I’ve been publicly advocating legalization of marijuana as long as I have been an op-ed writer, approximately 16 years.
Since that battle is won, I will not rehash all the reasons. Now that it is upon us, just a few months from implementation, the time has come to move on to practical considerations.
Let’s start off with what I am not. I am not a pot user. I am not an advocate of people using marijuana. I am not in favour of minors having access to it, legally or not. In terms of helping people not to start, or to use it responsibly, or, more importantly, get off it if they are one of the people who cannot use it responsibly, it has always been my contention regulation should not fall under the purview of the criminal justice system.
That being said, I am not opposed on principal to people using mind-altering substances recreationally. Frankly, it’s none of my business what other people do as long as it does not negatively impact others and/or society in general. In terms of negative impact, I have always believed, based on the preponderance of evidence that, on balance, legalization will reduce harm. Also, harm does not include offending other people’s moral sensibilities; I’m talking about second-hand smoke, related crime etc.
I will also refrain from dwelling on all of those arguments because as of July 1 of this year, the debate over whether or not it should be legal will be moot—although there will undoubtedly continue to be prohibitionists working toward overturning the legislation.
Now the question is: What should be done with all the public revenue?
Although independent estimates of the potential annual tax revenue range up to $5 billion (probably inflated), the federal government is operating on a prediction of approximately $400 million (probably too conservative). Prime Minister Justin Trudeau has consistently promised pot revenue will not be used as a cash cow, but will be funneled into research, education and addictions programming.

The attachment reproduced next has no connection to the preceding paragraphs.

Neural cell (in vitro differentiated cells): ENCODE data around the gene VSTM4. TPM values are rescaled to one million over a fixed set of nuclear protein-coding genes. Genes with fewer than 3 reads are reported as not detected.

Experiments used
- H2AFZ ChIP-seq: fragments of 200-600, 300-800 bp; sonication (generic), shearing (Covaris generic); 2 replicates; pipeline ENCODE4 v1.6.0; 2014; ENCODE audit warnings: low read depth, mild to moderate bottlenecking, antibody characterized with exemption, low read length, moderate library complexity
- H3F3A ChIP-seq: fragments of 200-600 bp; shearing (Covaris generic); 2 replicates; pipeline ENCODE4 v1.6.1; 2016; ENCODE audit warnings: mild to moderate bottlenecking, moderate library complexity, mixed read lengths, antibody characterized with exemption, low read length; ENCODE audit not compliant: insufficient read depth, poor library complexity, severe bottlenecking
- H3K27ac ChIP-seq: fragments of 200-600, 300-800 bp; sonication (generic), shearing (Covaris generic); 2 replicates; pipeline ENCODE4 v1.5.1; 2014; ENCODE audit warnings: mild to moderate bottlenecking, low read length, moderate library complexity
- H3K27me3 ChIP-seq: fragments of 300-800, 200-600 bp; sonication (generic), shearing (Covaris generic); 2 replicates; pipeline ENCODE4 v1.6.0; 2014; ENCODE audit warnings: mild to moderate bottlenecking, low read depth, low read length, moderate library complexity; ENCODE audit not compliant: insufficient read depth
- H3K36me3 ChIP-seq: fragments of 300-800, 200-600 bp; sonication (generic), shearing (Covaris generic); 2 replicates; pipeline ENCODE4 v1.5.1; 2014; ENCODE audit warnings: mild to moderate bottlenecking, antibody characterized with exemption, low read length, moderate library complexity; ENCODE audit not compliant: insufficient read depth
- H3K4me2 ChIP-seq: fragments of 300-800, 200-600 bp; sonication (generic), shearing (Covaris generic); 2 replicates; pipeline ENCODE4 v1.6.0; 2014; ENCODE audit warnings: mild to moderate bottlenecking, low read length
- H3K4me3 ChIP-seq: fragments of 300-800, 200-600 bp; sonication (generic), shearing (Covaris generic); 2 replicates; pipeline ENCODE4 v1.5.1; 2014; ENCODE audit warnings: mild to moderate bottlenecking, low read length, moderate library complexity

At $400 million, he is right on the first part of the promise, as that amount represents a cash calf. He is also unlikely going to have nearly the control over how the money is spent he might have initially anticipated as the deal struck with the provinces ended up being a 25-75 split.
Furthermore, cities are fighting for revenue-sharing, anticipating they will bear the brunt of associated regulatory and social costs. I have little doubt that is true although the argument has been made those should be offset by reduced costs of policing the illegal trade. Nevertheless, I agree cities should get a guaranteed percentage of the income. Local governments tend to know better what they need and should be free from the political strings often associated with grant-funding.
Finally, the feds will spend $700 million over the first several years to get the system running smoothly.
Given all of these factors, it seems unlikely the Liberals can deliver on part two of the promise, research, education and addictions programming, at least not in the short term and probably not directly.
It also remains to be seen what kind of spinoff revenues may be coming, particularly from cannabis-related tourism.
Legalization is a big change to Canadian society. Big change does not come without risk, but this change is long overdue.
There remain many unanswered questions, questions that will take many, many years to answer. We must not become complacent. Rather, we need to focus the ongoing debate on the correct issues, primary among them how to ensure maximum benefit to Canada as a whole.
That starts with following the money